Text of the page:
One of the most interesting things in Bob Woodward’s re-telling of the Afghan war strategy in his book “Obama’s Wars” is the approach toward Pakistan. It seems the Obama administration figured out pretty early on in its review that Pakistan was going to be the central batttleground, for this is where the main threat to America came from.
Indeed, the mission in Afghanistan was doomed so long as al Qaeda and the Taliban were sheltered in the mountains of northwest Pakistan straddling the Afghan border. The question was how do you deal with Pakistan?
from Pakistan: Now or Never?:
The minute I entered the elegant book-lined club in central London where Pervez Musharraf was about to launch his political career, it was clear who was to dominate the proceedings - Muhammad Ali Jinnah, Quaid-e-Azam, Founder of the Nation, Father of Pakistan. In his trademark peaked Jinnah cap, it was his photo alone which was hanging prominently on the platform where the former military ruler was to speak; and his photo on the little entrance ticket they gave you to get past security.
It was his spirit which was invoked even in the name of Musharraf's political party -- his All Pakistan Muslim League (APML) was a deliberate echo of the pre-independence All India Muslim League, through which Jinnah created the state of Pakistan in 1947.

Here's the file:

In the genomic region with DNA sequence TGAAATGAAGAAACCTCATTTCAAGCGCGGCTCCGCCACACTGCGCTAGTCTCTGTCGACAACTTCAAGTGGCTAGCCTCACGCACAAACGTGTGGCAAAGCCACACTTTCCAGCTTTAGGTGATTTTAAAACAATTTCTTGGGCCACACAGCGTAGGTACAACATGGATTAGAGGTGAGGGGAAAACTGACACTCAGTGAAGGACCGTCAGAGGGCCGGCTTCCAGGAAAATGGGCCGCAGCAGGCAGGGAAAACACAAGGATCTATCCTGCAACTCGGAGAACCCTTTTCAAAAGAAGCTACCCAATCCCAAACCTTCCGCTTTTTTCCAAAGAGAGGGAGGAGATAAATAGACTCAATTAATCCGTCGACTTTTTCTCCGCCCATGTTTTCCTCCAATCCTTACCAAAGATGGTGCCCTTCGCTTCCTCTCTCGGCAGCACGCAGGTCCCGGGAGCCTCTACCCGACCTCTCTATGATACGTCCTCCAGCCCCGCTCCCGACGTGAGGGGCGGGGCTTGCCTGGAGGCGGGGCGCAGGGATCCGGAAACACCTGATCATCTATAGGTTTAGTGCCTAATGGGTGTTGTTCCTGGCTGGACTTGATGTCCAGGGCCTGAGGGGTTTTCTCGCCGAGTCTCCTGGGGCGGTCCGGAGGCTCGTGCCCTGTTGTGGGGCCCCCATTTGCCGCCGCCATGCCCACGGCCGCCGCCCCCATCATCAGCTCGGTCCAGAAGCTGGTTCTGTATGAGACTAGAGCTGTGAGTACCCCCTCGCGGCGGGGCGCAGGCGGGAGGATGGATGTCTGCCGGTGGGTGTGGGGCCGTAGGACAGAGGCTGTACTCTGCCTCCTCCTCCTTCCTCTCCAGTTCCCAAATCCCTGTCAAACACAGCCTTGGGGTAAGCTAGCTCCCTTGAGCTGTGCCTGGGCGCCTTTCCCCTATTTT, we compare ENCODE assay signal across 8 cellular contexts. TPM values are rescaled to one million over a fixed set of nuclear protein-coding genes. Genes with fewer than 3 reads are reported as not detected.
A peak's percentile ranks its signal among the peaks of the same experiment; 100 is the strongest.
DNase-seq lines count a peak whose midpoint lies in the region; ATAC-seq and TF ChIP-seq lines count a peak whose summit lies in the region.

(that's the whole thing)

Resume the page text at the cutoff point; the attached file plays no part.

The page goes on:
Bob Woodward’s new book “Obama’s Wars” is making waves for laying bare the policy divisions and the personality clashes within the administration over the U.S. President’s Afghan policy. The author, according to the excerpts published by the New York Times and the Washington Post ahead of the book’s release next week, exposes the colliding egos of senior political and military figures in even more stark detail than Rolling Stone‘s profile of General Stanley McChrystal that cost the U.S. commander his job.
But what may turn out to be even more explosive in the theatre where America’s longest war is being waged is the revelation that the CIA is running a 3,000-strong Afghan army to carry out clandestine operations in not just Afghanistan, but more importantly over the border in Pakistan. The idea that an Afghan army is fighting al Qaeda and Taliban militants inside Pakistan is not something that Islamabad can tolerate easily. Or at least the public disclosure of it.